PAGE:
S. African Debt Climbs as Gordhan Pledges Spending CurbsRene Vollgraaff, Robert Brand and Mike Cohen
South African Finance Minister Pravin Gordhan will struggle to keep government debt under control even as he pledges to stick to spending targets.
Gross debt will climb to 48 percent of gross domestic product in the year through March 2017 from an estimated 43 percent last year, the National Treasury said in its mid-term budget report released in Cape Town today. That’s mainly due to rising debt costs and tax receipts falling short of targets.
While Gordhan, 64, is maintaining spending limits and curbing wage growth, allowing him to meet this year’s budget deficit target, borrowing will surge in the next three years. That raises risks for South Africa as credit rating companies such as Moody’s Investors Service warn of another downgrade and the U.S. Federal Reserve scales back its monetary stimulus, boosting bond yields.
“Up until now the minister has not really managed to do what he has promised in terms of the deficit and that is why the ratings agencies are still punishing us about it,” Lullu Krugel, an economist at KPMG in Johannesburg, said by phone today. “The intention is good, but the actual outcomes are not achieved. The pace at which borrowing is rising is frightening.”
The rand gained to 9.7714 against the dollar as of 6:54 p.m. in Johannesburg from 9.8144 before Gordhan began his speech. The yield on the 2026 bond rose 1 basis point, or 0.01 percentage point, to 7.71 percent.
While Gordhan forecast a lower budget deficit for this year, that’s mainly due to a restating of the figures, in line with international reporting standards, to include extraordinary receipts, such as profit on bond sales and foreign-currency transactions.
Based on the new format, the shortfall is estimated to reach 4.2 percent of GDP in the year through March, unchanged from last year, Gordhan said. The deficit is forecast to narrow to 4.1 percent, 3.8 percent and 3 percent respectively in the next three fiscal years.
In February, Gordhan forecast a shortfall, excluding extraordinary receipts, of 4.6 percent of GDP this fiscal year, down from 5.1 percent last year. Calculated on this basis, the deficit for this year was 4.5 percent of GDP, unchanged from last year, according to the Treasury.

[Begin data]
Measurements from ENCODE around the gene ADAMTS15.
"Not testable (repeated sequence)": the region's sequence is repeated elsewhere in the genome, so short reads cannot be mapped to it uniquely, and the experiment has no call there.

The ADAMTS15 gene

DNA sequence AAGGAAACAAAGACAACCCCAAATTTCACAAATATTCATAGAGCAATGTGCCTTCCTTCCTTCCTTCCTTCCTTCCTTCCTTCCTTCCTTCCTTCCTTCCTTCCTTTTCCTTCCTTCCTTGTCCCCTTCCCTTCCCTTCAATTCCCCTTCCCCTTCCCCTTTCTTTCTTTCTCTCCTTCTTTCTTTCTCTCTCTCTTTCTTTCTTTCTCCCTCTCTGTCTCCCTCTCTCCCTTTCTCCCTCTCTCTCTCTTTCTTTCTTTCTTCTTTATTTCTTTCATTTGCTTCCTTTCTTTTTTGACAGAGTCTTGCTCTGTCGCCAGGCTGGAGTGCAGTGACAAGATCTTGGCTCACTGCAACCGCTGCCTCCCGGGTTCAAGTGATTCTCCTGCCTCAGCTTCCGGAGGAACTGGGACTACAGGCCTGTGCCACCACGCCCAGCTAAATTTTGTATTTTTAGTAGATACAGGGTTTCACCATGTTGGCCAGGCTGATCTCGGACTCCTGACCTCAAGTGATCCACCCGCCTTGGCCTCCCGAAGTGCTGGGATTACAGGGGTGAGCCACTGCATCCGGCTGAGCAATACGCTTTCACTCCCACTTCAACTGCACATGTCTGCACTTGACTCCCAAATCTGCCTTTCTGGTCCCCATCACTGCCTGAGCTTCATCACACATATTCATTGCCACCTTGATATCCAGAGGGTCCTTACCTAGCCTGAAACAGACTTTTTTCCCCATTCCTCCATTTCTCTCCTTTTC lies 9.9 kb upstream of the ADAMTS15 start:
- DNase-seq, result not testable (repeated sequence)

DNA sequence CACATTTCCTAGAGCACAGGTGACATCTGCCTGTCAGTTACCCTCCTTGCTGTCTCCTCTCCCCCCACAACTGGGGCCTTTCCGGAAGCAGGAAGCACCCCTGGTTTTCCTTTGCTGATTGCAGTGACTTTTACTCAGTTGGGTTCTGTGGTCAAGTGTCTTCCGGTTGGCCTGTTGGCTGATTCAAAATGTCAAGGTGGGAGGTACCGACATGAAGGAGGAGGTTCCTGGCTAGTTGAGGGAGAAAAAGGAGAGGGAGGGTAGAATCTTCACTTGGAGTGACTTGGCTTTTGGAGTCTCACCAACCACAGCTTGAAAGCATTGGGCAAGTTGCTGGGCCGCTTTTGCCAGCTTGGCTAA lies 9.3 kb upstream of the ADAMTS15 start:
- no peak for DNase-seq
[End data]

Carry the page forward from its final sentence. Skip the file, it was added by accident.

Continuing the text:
Moody’s cut South Africa’s credit rating in September last year to Baa1, the third-lowest investment grade level, while Standard & Poor’s and Fitch Ratings followed by cutting a further step. Moody’s and S&P hold a negative outlook on South African debt, indicating a greater chance the rating will be downgraded than raised.
“We are running a sustainable fiscal ship and hopefully the ratings agencies will do their homework and recognize that in a very turbulent environment, and one in which we’ve got huge historical legacies to overcome, we actually are keeping a fairly good 19-year record and good fiscal management in South Africa,” Gordhan told reporters in Cape Town.
Gordhan trimmed his forecast for economic expansion this year to 2.1 percent from 2.7 percent as strikes in mining and manufacturing disrupted output and global growth remains weak. The economy will probably expand 3 percent in 2014 and 3.2 percent the year after that, according to the Treasury.
Konrad Reuss, head of S&P’s sub-Saharan African unit, said it’s still too early for the ratings company to take a different stance on the nation’s debt.
“With regard to the budget this year and next year, there are certain implementation risks which still should be reflected in a negative outlook,” he said in a phone interview. “The economic situation is very tricky, very challenging.”
The rand has lost 14 percent against the dollar this year, the worst performer among 16 major currencies tracked by Bloomberg.
In the February budget, Gordhan had forecast gross debt to reach 45 percent of GDP by 2015/16 from an estimated 42 percent last year. The International Monetary Fund said on Oct. 1 that while South Africa should target a debt ratio of about 40 percent, a ceiling of about 50 percent to 60 percent may be sustainable.
South Africa’s debt levels compares with 80 percent in Hungary, 59 percent in Brazil and 36 percent in Mexico.
“The increase in debt levels is not a problem if you compare South Africa with some other countries,” Johann Els, an economist at Old Mutual Investment Group of South Africa, said in a telephone interview from Cape Town. “The fact that the deficit is getting smaller means we are putting a damper on the growth in debt.”
South Africa’s reliance on foreign investors to finance the budget deficit has increased in recent months, adding to the nation’s economic risks, according to the Treasury.
Investor sentiment is volatile and capital allocation “is likely to shift as the U.S. monetary authorities taper their asset purchase program,” it said.
“There is no magic in those ratios,” Lungisa Fuzile, director general of the Treasury, said in an interview in Cape Town. “We would prefer to keep these ratios as low as possible but in the context of a counter-cyclical fiscal stance you don’t really target them. You tolerate a bit of a deterioration.”